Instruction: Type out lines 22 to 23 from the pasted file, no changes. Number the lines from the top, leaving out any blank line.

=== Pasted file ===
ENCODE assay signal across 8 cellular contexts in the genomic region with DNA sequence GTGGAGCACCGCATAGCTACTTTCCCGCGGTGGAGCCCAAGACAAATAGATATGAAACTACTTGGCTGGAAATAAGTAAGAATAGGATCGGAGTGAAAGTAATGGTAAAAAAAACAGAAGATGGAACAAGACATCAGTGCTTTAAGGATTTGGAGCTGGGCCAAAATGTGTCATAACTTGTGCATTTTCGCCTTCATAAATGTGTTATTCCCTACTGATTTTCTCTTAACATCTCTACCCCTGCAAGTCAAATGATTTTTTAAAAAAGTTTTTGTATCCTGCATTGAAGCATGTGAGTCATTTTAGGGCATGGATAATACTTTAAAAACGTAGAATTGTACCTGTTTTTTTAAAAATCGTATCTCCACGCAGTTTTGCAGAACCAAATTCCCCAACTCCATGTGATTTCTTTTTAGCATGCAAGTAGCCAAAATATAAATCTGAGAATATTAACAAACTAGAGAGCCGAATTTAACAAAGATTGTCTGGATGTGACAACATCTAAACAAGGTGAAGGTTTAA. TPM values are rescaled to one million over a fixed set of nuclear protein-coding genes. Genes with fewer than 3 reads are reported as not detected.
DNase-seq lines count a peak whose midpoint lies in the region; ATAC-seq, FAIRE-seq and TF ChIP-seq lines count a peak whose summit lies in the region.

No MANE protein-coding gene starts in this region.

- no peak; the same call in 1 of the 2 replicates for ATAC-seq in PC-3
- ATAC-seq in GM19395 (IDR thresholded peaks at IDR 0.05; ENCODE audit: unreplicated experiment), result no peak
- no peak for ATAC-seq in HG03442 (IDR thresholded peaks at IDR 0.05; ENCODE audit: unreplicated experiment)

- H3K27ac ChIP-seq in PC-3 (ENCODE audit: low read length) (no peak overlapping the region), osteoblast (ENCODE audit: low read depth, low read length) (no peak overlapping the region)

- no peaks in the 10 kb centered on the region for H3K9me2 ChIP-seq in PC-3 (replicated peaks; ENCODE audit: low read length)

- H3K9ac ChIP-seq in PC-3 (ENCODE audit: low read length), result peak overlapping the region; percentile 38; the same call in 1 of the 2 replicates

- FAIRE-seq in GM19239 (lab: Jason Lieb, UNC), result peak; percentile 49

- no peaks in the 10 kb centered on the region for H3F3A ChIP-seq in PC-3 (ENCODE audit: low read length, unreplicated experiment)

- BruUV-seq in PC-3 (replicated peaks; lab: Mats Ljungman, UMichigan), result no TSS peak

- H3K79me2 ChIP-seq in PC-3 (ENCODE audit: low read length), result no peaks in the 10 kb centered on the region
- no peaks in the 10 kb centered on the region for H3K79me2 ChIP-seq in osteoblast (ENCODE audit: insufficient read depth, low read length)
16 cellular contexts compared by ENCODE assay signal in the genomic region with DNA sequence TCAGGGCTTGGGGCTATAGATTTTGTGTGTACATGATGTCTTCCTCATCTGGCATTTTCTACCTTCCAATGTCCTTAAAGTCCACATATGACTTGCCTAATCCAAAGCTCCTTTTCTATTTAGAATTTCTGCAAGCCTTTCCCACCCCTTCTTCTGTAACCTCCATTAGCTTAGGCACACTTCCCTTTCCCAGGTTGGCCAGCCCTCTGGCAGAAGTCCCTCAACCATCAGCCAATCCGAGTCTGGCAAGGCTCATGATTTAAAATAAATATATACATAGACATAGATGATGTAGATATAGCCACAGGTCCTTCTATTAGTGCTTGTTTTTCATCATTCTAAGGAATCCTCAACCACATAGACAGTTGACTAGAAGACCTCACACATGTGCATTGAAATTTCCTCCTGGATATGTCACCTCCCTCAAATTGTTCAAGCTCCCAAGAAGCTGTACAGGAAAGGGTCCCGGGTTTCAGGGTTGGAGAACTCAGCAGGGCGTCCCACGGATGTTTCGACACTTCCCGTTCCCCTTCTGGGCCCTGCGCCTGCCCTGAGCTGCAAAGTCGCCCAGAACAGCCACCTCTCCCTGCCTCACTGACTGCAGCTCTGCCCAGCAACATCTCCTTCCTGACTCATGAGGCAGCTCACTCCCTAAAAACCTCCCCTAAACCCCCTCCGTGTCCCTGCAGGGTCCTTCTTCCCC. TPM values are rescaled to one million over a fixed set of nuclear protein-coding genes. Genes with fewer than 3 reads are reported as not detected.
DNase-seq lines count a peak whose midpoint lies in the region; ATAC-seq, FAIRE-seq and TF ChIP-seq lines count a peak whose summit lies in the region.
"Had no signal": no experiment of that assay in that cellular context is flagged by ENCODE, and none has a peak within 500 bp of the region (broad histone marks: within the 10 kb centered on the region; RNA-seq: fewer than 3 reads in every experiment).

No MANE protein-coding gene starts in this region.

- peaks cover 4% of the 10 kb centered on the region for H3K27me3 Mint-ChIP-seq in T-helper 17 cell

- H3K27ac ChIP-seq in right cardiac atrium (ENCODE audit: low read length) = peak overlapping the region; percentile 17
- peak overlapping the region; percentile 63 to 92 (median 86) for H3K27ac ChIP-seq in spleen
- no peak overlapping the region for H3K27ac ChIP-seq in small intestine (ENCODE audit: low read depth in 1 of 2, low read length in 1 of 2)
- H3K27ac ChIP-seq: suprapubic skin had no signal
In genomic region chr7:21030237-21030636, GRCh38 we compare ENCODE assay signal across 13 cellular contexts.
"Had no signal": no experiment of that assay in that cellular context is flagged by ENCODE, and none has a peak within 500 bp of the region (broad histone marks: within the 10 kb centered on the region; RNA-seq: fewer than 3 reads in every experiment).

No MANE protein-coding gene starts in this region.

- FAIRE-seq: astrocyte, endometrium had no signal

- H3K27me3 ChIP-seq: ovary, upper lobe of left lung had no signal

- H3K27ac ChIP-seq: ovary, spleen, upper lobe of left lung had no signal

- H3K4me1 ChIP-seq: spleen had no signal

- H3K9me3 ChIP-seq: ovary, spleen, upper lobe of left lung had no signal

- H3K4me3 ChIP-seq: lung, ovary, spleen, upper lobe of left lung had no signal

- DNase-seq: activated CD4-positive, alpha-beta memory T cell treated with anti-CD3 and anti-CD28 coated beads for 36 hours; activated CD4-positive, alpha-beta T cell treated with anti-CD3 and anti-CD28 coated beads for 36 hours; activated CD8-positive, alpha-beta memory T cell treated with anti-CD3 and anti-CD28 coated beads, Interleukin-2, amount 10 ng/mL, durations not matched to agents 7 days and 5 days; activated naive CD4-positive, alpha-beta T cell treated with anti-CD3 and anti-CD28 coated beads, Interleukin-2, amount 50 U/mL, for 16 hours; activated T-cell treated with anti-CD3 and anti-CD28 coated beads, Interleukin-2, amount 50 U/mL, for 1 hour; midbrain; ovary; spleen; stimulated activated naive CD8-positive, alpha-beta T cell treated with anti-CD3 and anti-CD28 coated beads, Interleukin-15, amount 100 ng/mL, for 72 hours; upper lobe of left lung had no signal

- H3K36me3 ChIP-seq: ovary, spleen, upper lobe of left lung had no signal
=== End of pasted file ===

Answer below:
- no peak overlapping the region for H3K27ac ChIP-seq in small intestine (ENCODE audit: low read depth in 1 of 2, low read length in 1 of 2)
- H3K27ac ChIP-seq: suprapubic skin had no signal